By: Christopher D. Carusone
Mark Twain once famously said: “It ain’t what you don’t know that gets you into trouble. It’s what you know for sure that just ain’t so.” The same can be said for corporate counsel tasked with evaluating an adverse procurement decision from a commonwealth agency. While you may think that you know what mistakes to avoid in the critical days following notice that the company’s bid has been rejected or its proposal has not been selected for negotiation, do you really know for sure?
With few exceptions, the procurement of supplies, services, and construction by commonwealth agencies is governed by the Commonwealth Procurement Code, 62 Pa.C.S. Section 101 et seq. The rules governing protests of solicitations and awards are set forth in Sections 1711.1 and 1711.2 of the code. Section 1711.1(a) provides that a “bidder or offeror, a prospective bidder or offeror or a prospective contractor that is aggrieved in connection with the solicitation or award of a contract, except as provided in Section 521 (relating to cancellation of invitations for bids or requests for proposals), may protest to the head of the purchasing agency in writing.” Following the filing of a timely protest, the purchasing agency is tasked with evaluating the protest and issuing a written determination specifying the reasons for the agency’s decision. If the head of the purchasing agency determines prior to execution of a contract that the solicitation or award was conducted in a manner contrary to law, a company’s remedies are limited to cancellation of the solicitation or proposed award or revision of the solicitation or proposed award to comply with the law. If the agency head denies the protest, the company can appeal to the Commonwealth Court, which may cancel the solicitation or award and declare void any resulting contract that is made contrary to the law.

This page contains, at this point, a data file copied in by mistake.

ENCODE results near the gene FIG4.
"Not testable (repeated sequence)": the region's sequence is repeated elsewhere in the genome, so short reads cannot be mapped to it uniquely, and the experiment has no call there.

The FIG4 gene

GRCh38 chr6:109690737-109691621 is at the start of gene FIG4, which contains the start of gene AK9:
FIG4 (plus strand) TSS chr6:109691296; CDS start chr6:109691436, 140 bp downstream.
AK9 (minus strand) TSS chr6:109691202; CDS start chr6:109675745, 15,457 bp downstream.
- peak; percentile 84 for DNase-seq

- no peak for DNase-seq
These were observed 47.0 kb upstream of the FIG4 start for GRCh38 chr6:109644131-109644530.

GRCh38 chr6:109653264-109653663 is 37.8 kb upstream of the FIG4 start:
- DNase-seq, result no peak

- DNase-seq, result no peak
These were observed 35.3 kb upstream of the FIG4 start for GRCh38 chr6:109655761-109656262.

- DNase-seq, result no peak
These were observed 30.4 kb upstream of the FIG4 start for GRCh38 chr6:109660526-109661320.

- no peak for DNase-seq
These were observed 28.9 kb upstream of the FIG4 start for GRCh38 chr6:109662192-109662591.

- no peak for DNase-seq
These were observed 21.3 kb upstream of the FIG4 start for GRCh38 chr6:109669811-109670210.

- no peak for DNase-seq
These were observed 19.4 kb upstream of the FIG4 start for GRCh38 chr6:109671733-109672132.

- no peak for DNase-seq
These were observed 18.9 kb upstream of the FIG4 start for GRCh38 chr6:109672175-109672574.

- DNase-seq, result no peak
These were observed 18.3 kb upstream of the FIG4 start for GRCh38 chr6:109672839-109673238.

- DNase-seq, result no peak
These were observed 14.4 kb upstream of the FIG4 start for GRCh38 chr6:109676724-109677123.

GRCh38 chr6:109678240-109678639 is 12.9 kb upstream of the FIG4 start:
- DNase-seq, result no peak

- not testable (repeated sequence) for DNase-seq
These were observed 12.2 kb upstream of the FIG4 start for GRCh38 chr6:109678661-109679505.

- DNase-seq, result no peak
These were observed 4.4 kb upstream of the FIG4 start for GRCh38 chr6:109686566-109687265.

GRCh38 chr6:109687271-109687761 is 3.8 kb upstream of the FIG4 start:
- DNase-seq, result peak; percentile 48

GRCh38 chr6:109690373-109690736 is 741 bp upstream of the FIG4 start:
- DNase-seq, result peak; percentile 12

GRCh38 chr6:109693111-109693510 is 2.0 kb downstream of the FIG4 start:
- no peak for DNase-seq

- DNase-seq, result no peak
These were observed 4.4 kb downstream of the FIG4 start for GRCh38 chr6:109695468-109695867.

The days following the receipt of an adverse procurement decision from a commonwealth agency are absolutely critical. Here are the top five errors to avoid in conducting your evaluation during this early stage so that your protest is not over before it starts.
• Failure to adhere to the seven-day rule.
While you may be aware of the general rule that a disappointed bidder or offeror has seven days to file a protest with the head of the purchasing agency, several lesser-known corollaries to that general rule are equally important. For example, the seven-day period for the filing of a protest begins to run the date the disappointed offeror or bidder knew or should have known of the grounds of the protest. This is true regardless of whether the contract was awarded and even if the protest was filed within seven days of any contract award. It is also true if the grounds for the protest arose prior to the formal bid opening or selection. Moreover, the fact that a disappointed bidder or offeror may not have subjectively understood that it had grounds for protest does not delay the running of the seven-day period, as in Bureau Veritas North America v. Department of Transportation, 127 A.3d 871 (Pa.Cmwlth. 2015). Indeed, if the protestant should have known of the facts giving rise to the protest more than seven days before filing the protest, the protest is barred. Finally, a protest is “filed” on the date it is received by the purchasing agency, not the date it was sent to the agency. Since government attorneys are conditioned to raise issues of timeliness whenever possible, these lesser-known corollaries to the seven-day rule are critically important.
• Failure to exhaust all administrative remedies.